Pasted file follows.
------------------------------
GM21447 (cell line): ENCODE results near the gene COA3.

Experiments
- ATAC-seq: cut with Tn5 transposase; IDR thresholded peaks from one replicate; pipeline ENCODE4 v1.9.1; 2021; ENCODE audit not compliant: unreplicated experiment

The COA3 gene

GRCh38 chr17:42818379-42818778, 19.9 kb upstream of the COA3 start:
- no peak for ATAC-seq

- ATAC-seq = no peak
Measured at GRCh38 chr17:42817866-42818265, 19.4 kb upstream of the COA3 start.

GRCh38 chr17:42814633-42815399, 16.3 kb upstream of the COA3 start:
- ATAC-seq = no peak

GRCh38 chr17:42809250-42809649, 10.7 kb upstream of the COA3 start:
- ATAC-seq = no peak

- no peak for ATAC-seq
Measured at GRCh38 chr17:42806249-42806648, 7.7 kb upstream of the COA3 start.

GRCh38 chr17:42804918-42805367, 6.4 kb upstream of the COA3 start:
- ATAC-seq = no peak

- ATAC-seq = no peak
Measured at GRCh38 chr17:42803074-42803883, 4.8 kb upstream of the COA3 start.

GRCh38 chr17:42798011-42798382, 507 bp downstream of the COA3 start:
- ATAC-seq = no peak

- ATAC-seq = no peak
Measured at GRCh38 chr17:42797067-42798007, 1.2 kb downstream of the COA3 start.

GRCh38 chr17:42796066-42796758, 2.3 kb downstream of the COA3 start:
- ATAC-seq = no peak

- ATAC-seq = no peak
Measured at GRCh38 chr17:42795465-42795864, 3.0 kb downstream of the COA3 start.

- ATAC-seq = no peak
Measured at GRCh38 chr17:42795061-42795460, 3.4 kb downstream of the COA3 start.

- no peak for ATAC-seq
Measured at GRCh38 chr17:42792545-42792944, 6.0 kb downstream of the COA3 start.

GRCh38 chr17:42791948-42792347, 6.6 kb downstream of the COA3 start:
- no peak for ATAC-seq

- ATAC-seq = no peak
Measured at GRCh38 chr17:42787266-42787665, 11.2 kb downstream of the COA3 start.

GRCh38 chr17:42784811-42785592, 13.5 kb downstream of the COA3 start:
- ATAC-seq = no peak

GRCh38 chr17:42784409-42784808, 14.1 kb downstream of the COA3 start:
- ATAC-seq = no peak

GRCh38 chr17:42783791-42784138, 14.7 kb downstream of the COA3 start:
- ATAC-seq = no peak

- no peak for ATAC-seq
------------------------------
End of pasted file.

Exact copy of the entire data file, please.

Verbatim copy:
GM21447 (cell line): ENCODE results near the gene COA3.

Experiments
- ATAC-seq: cut with Tn5 transposase; IDR thresholded peaks from one replicate; pipeline ENCODE4 v1.9.1; 2021; ENCODE audit not compliant: unreplicated experiment

The COA3 gene

GRCh38 chr17:42818379-42818778, 19.9 kb upstream of the COA3 start:
- no peak for ATAC-seq

- ATAC-seq = no peak
Measured at GRCh38 chr17:42817866-42818265, 19.4 kb upstream of the COA3 start.

GRCh38 chr17:42814633-42815399, 16.3 kb upstream of the COA3 start:
- ATAC-seq = no peak

GRCh38 chr17:42809250-42809649, 10.7 kb upstream of the COA3 start:
- ATAC-seq = no peak

- no peak for ATAC-seq
Measured at GRCh38 chr17:42806249-42806648, 7.7 kb upstream of the COA3 start.

GRCh38 chr17:42804918-42805367, 6.4 kb upstream of the COA3 start:
- ATAC-seq = no peak

- ATAC-seq = no peak
Measured at GRCh38 chr17:42803074-42803883, 4.8 kb upstream of the COA3 start.

GRCh38 chr17:42798011-42798382, 507 bp downstream of the COA3 start:
- ATAC-seq = no peak

- ATAC-seq = no peak
Measured at GRCh38 chr17:42797067-42798007, 1.2 kb downstream of the COA3 start.

GRCh38 chr17:42796066-42796758, 2.3 kb downstream of the COA3 start:
- ATAC-seq = no peak

- ATAC-seq = no peak
Measured at GRCh38 chr17:42795465-42795864, 3.0 kb downstream of the COA3 start.

- ATAC-seq = no peak
Measured at GRCh38 chr17:42795061-42795460, 3.4 kb downstream of the COA3 start.

- no peak for ATAC-seq
Measured at GRCh38 chr17:42792545-42792944, 6.0 kb downstream of the COA3 start.

GRCh38 chr17:42791948-42792347, 6.6 kb downstream of the COA3 start:
- no peak for ATAC-seq

- ATAC-seq = no peak
Measured at GRCh38 chr17:42787266-42787665, 11.2 kb downstream of the COA3 start.

GRCh38 chr17:42784811-42785592, 13.5 kb downstream of the COA3 start:
- ATAC-seq = no peak

GRCh38 chr17:42784409-42784808, 14.1 kb downstream of the COA3 start:
- ATAC-seq = no peak

GRCh38 chr17:42783791-42784138, 14.7 kb downstream of the COA3 start:
- ATAC-seq = no peak

- no peak for ATAC-seq